ProEnglish Grades the 2012 Presidential Candidates
FOR IMMEDIATE RELEASE: Contact: Robert Vandervoort
December 7, 2011 Phone: (703) 816-8821
Find Out Who Scored an ‘A’ and Who Failed the Grade
ARLINGTON, VA—ProEnglish, the nation’s leading advocate of official English, today unveiled its grades for the 2012 presidential candidates. ProEnglish has ranked the candidates based on their strength of support for preserving the historic role of English as the common, unifying language of the United States. Over 90% of the world’s nations have an official language, but the U.S. is not one of them.
ProEnglish Executive Director Robert Vandervoort said, “We think that voters will be surprised, not only by the candidates who earned the top grades, but by those who scored the worst.
“Unfortunately, over half the candidates scored a Grade C or lower, which means that they haven’t focused enough attention on these cultural and fiscal issues that are important to the vast majority of American voters,” said Vandervoort. According to a May 2010 Rasmussen Reports survey, 87% of likely voters want English to be the official language of the United States.
The grades are based on six different English language assimilation issues, including 1) support for “official English” legislation/laws, 2) repealing federal foreign language voter ballots, 3) opposing amnesty, 4) opposing Puerto Rican statehood without official English, 5) supporting English-on-the-job laws/policies, and 6) favoring the assimilation over the multiculturalism approach. ProEnglish does not endorse candidates. The grades can be found on the ProEnglish website here.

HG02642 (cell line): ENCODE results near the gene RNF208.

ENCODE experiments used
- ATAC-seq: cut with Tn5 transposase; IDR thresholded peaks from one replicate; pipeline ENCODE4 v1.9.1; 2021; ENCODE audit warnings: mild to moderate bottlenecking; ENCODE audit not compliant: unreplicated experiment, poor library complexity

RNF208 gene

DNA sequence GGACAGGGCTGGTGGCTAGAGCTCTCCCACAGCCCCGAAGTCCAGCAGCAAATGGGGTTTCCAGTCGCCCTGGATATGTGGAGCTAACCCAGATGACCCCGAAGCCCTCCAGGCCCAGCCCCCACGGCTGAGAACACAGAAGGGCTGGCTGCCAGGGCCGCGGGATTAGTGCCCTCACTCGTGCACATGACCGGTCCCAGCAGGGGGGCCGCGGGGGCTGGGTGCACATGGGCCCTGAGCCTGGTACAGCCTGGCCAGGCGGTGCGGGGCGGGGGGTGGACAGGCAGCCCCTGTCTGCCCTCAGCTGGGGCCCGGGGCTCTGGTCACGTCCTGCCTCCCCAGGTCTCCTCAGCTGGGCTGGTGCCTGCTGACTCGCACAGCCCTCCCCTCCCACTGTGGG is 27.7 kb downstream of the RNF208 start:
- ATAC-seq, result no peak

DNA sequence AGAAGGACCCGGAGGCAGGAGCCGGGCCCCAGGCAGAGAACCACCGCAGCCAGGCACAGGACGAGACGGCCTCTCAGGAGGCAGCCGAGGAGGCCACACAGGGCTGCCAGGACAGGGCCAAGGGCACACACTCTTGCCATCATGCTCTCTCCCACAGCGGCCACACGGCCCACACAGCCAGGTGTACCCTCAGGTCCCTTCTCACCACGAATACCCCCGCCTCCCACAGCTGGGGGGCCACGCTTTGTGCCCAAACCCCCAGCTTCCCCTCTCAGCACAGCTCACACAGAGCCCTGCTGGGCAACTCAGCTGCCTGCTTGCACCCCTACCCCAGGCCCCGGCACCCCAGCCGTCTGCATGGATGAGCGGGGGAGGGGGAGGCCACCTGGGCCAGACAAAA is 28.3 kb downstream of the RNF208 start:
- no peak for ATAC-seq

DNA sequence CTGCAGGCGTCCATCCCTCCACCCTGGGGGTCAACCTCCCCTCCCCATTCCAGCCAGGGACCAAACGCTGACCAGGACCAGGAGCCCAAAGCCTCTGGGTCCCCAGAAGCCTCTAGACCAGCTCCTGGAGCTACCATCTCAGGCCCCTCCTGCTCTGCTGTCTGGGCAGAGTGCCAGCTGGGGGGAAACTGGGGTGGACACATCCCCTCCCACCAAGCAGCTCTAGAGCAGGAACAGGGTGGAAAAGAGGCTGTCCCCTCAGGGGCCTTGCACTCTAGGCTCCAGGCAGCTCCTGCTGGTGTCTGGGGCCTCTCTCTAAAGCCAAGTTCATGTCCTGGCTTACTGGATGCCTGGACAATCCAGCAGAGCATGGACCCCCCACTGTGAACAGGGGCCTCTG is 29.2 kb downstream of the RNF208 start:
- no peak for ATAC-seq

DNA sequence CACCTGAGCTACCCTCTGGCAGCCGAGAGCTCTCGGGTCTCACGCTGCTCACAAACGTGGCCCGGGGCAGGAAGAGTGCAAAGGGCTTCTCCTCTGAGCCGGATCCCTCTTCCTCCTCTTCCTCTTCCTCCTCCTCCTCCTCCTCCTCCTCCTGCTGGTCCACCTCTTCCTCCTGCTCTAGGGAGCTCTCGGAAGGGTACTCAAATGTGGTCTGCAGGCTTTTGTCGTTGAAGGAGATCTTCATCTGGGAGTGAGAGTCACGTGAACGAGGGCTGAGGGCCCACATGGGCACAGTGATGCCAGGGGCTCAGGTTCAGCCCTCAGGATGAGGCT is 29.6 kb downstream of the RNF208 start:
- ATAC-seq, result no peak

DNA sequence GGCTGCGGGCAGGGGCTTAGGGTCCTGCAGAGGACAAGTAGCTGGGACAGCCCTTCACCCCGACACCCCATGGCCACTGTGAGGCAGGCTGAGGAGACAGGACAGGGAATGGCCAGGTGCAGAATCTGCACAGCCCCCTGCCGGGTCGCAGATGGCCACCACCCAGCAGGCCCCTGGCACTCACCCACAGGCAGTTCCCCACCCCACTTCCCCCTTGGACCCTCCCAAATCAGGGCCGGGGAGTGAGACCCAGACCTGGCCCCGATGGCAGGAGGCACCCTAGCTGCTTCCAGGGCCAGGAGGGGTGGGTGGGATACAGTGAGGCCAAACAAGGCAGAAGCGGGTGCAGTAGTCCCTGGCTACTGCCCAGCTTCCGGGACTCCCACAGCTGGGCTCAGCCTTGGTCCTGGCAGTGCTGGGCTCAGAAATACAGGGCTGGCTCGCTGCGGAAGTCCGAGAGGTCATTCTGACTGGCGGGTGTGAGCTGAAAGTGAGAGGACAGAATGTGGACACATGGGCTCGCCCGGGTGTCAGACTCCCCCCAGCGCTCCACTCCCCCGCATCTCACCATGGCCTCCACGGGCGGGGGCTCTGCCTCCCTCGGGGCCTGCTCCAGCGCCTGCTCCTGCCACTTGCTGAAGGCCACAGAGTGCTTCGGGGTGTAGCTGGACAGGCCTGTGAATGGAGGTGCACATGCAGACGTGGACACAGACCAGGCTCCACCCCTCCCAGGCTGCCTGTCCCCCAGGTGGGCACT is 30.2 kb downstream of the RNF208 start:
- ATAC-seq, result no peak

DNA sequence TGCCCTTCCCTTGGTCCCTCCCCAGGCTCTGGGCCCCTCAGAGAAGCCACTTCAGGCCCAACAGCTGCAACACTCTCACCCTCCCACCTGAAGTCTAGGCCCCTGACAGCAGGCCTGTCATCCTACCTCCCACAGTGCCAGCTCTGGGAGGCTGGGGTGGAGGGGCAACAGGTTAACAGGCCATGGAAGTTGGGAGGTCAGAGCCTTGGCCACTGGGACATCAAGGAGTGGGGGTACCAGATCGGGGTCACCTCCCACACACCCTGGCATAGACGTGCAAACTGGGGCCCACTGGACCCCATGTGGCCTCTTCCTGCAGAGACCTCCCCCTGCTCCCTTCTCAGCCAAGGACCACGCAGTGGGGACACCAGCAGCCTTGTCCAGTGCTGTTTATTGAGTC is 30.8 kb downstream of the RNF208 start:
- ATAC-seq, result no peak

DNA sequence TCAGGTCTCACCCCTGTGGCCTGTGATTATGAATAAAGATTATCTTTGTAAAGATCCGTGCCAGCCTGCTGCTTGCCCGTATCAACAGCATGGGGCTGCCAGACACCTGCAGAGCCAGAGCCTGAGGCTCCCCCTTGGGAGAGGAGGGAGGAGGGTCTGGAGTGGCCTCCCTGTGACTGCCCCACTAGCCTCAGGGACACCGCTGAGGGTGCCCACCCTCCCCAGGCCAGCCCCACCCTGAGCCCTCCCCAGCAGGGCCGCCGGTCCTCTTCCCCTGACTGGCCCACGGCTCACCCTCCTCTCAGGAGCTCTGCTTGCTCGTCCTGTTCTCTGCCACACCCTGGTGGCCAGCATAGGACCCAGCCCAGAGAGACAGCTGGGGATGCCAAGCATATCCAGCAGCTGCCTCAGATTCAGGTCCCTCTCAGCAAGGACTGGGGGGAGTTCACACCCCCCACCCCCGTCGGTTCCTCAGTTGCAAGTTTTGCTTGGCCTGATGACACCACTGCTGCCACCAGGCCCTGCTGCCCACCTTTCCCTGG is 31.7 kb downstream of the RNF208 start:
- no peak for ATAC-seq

“These rankings are not static, so candidates can improve their scores with public statements or by notifying ProEnglish of their clarified positions,” concluded Vandervoort. “The bottom line is that there is virtually no other political issue today that has the support from such an overwhelming majority of Americans representing various party affiliations and ideologies. The time has come for the candidates to get serious on the official English issue.”
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